Beyond your team, the cloud can also help firms collaborate and communicate with clients and other stakeholders. Clients, in particular, value transparency. The Judge Business School at the University of Cambridge found that more than 80 percent of clients surveyed said they had been surprised by major aspects of their case. Clients reported a lack of transparency regarding how their matter was handled as well as confusion regarding billing. The cloud provides an effective means to stay engaged with clients and be the trusted advisor they need and want.
Employing a cloud-based collaboration service helps firms drive revenue, acquire new clients and even attract and retain high-level talent.
Security Baked In
Protecting client data is extremely important for any law firm. Out-of-date technology, such as computers that haven’t installed the latest security patch and software that hasn’t been updated, presents a real hazard to maintaining the security and integrity of your client files.
Cloud software is updated by the provider, so law firms don’t have to deal with maintenance of patches. In fact, many cloud service providers offer a high degree of security that would be very difficult for smaller firms to maintain on their own.
And when it comes to sharing files, forget about emailing documents and leaving it up to the recipient to make sure that the data is secure. Centralized file storage gives your firm the convenience of sharing and the security and control of being able to manage access to sensitive documents. With the cloud, access can be granted for a given time frame and firms can choose what level of access the team member or stakeholder needs.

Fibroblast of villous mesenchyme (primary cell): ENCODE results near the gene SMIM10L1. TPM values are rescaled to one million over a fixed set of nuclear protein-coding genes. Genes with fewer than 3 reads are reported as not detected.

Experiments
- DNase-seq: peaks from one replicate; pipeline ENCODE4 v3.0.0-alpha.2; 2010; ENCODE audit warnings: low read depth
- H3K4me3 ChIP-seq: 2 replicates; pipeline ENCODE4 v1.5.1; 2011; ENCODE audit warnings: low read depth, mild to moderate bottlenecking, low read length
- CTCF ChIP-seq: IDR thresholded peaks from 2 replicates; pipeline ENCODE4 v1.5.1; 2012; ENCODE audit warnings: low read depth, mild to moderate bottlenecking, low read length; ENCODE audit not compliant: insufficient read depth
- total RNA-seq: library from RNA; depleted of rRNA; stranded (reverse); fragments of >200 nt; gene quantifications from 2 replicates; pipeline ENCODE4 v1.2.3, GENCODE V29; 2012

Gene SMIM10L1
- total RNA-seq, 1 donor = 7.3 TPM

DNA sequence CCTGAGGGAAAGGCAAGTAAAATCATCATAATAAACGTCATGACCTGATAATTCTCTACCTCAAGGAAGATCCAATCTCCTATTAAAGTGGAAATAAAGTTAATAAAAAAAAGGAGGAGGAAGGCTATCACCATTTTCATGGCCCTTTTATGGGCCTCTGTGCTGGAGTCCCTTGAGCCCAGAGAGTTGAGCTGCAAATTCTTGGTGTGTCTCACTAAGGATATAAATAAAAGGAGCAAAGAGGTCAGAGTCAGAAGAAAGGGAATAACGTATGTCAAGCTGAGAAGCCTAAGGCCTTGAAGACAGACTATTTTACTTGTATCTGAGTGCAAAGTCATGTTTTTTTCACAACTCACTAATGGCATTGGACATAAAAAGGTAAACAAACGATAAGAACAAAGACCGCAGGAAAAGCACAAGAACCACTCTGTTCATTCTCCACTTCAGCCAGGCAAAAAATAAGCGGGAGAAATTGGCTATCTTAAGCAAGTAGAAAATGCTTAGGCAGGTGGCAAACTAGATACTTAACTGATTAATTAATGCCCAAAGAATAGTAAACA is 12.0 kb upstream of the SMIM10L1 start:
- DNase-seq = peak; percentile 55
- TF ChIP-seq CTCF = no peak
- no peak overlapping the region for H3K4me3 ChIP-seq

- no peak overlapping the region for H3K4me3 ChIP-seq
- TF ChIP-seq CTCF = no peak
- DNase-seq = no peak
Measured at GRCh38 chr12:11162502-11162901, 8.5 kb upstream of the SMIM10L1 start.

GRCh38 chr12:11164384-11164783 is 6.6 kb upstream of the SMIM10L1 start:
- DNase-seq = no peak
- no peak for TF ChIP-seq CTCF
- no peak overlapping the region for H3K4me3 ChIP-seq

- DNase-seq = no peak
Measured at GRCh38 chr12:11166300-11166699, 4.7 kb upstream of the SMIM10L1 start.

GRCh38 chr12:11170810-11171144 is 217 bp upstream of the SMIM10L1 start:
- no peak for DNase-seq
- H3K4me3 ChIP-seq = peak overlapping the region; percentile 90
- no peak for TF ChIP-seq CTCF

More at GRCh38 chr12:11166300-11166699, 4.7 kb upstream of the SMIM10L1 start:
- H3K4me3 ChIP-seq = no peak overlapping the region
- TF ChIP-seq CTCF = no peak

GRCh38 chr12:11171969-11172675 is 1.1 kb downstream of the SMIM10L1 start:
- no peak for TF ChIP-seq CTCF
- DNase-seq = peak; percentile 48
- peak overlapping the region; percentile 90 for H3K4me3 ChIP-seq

Cloud computing also has the advantages of robust backups and data recovery. Cloud services provide easy, automatic backups so the firm doesn’t have to manage and maintain this critical function on premise. We all know the nightmare of going to retrieve a file or file folder only to discover it isn’t there. The devastation of losing hours or days’ worth of work from an unforeseen system failure can be avoided with the cloud. Cloud services maintain a high level of redundant systems to avoid just such a contingency.
Data Driven, Client Focused, Time Managed